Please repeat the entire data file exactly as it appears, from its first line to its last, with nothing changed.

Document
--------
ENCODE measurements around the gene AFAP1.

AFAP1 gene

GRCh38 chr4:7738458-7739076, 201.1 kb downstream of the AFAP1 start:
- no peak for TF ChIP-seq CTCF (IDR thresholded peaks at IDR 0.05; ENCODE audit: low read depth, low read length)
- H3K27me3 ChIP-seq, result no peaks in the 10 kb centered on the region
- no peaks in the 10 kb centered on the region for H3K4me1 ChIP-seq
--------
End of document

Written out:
ENCODE measurements around the gene AFAP1.

AFAP1 gene

GRCh38 chr4:7738458-7739076, 201.1 kb downstream of the AFAP1 start:
- no peak for TF ChIP-seq CTCF (IDR thresholded peaks at IDR 0.05; ENCODE audit: low read depth, low read length)
- H3K27me3 ChIP-seq, result no peaks in the 10 kb centered on the region
- no peaks in the 10 kb centered on the region for H3K4me1 ChIP-seq